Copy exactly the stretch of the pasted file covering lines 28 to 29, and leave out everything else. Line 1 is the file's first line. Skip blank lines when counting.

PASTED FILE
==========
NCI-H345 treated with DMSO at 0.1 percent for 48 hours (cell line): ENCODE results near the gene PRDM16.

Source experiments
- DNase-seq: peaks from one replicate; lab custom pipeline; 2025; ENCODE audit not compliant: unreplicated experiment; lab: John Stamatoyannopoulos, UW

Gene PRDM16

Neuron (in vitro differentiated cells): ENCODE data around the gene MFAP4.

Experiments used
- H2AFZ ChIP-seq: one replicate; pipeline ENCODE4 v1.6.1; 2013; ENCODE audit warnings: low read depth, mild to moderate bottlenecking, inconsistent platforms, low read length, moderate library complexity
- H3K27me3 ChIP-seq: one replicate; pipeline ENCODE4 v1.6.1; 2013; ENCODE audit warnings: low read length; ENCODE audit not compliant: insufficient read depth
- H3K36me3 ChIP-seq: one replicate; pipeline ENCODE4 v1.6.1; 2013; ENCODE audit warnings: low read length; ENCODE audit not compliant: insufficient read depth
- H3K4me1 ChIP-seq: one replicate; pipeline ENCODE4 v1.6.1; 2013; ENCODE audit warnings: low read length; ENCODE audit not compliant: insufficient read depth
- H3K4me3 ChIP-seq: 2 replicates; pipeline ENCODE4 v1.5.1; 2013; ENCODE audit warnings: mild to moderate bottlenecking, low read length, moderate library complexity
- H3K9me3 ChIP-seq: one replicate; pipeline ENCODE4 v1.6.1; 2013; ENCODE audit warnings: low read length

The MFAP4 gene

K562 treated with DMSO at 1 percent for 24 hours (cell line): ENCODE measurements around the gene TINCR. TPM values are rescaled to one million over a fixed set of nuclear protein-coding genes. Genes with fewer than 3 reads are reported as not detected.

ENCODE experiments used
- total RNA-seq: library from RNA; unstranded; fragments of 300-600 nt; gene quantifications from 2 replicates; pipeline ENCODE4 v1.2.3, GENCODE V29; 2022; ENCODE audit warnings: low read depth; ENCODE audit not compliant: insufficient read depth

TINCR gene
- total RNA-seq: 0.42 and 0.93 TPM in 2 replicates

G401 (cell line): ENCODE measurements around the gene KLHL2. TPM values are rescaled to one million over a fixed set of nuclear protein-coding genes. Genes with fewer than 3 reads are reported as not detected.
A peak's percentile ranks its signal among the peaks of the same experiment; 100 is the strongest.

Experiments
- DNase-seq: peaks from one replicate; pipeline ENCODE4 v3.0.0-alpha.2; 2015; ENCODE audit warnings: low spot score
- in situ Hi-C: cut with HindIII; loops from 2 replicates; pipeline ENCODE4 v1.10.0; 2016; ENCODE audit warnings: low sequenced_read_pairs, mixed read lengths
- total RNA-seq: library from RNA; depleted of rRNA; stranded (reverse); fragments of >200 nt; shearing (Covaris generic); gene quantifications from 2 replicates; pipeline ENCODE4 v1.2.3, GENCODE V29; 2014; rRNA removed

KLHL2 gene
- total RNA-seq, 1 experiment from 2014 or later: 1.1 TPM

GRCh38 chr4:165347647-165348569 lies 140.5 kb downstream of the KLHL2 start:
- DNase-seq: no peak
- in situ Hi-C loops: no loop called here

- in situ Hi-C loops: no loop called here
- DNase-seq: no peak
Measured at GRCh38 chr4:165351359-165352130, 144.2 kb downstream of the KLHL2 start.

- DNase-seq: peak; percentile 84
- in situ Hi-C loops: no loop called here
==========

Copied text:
- DNase-seq: no peak
- in situ Hi-C loops: no loop called here